Angiogram (angiography): A thin, flexible tube is inserted into the arteries, special dye is injected, and an X-ray shows blood flow through the arteries. Areas of narrowing or bleeding in the arteries can often be identified through angiography.
Computed tomographic angiography (CT-A scan): A CT scanner takes multiple X-rays, and a computer compiles them into detailed images of the arteries. A CT-A scan can often show narrowing or other problems in the arteries with less risk than regular angiography.
Stress test: Either with exercise or medicines, the heart is stimulated to beat rapidly. As this stress increases blood flow through the heart, narrowings in the coronary arteries may be identified through various testing techniques.
Magnetic resonance angiography (MRA scan): An MRI scanner uses a high-powered magnet and a computer to create highly detailed images of structures inside the body. MRA is a setting that allows an MRI scanner to best display images of the arteries.
Cardiac catheterization: A catheter (a thin, flexible tube) is inserted into one of the arteries in the groin and advanced into the heart. A dye that improves image contrast is injected through the catheter so that blood flow through the coronary arteries can be seen on an X-ray screen. Blockages in the arteries may then be found and treated.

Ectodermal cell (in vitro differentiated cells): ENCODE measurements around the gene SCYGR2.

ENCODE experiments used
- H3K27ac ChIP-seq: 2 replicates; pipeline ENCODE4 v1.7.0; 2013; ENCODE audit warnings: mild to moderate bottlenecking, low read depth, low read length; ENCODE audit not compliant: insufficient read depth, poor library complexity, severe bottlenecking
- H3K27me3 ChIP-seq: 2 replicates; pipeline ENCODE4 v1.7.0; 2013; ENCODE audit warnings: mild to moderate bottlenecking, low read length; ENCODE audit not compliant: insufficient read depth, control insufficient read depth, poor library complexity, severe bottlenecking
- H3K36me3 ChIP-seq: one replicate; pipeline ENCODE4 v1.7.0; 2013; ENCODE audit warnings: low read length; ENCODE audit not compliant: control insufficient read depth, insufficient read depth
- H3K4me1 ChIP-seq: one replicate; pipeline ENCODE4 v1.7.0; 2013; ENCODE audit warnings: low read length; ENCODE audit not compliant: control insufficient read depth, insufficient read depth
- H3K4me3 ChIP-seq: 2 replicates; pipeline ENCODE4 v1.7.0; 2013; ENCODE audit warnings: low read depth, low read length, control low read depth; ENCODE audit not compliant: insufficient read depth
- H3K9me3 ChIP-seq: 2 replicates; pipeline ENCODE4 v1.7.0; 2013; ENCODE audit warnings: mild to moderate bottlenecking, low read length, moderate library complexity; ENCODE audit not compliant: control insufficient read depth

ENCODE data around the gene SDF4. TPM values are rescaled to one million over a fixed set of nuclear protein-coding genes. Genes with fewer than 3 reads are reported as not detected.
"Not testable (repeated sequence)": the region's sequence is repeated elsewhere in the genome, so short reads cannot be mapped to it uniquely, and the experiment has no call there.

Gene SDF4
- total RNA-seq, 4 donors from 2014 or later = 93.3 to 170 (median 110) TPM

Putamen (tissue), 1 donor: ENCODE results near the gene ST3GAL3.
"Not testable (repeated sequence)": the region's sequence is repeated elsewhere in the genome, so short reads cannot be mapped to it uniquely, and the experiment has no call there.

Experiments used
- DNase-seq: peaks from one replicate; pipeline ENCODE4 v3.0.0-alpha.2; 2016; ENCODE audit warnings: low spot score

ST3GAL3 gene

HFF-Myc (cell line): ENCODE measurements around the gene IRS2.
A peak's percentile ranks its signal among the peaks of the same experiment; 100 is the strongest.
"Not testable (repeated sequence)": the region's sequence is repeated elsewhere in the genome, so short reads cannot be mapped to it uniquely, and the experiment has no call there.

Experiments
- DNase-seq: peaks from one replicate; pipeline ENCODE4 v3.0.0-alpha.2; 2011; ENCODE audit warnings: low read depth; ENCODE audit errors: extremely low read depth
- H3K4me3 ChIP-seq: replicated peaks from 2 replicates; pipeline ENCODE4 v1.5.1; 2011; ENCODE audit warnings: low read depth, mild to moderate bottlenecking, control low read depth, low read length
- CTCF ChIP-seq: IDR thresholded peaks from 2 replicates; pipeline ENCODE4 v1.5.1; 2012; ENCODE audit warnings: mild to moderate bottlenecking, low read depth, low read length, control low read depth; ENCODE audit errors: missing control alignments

Artery biopsy: A small piece of an artery is removed and examined under a microscope, usually to diagnose vasculitis. The temporal artery in the scalp is most often biopsied.
Treatments for the Arteries
Treatments for the Arteries
Statins: Cholesterol-lowering medicines taken by mouth, including Crestor, Lipitor, Pravachol, and Zocor. Taken daily, statins can lower the risk of a heart attack or stroke.
Aspirin: In addition to its pain-reducing and fever-reducing properties, aspirin interferes with blood clotting. Taken daily, aspirin can help prevent heart attacks and strokes.
Plavix (clopidogrel): A medicine that interferes with blood clotting, similar to aspirin. Plavix is commonly prescribed after heart attacks or strokes to prevent future ones.
Artery stenting: A stent -- a small mesh tube -- is placed inside an artery to hold it open. Stenting is most often performed on the coronary arteries.
Angioplasty: During a catheterization of one of the arteries, a balloon is inflated inside the artery to help keep it open.
Corticosteroids: Anti-inflammatory medicines like prednisone or Solu-Medrol are used to treat vasculitis affecting the arteries.
Thrombolytics: Powerful "clot-busting" drugs may be injected into the body to dissolve a blood clot causing a heart attack or stroke.
Pletal (cilostazol) and Trental (pentoxifylline): Medicines that help increase blood flow through the arteries of the legs. In people with peripheral artery disease, these drugs can reduce the pain of walking.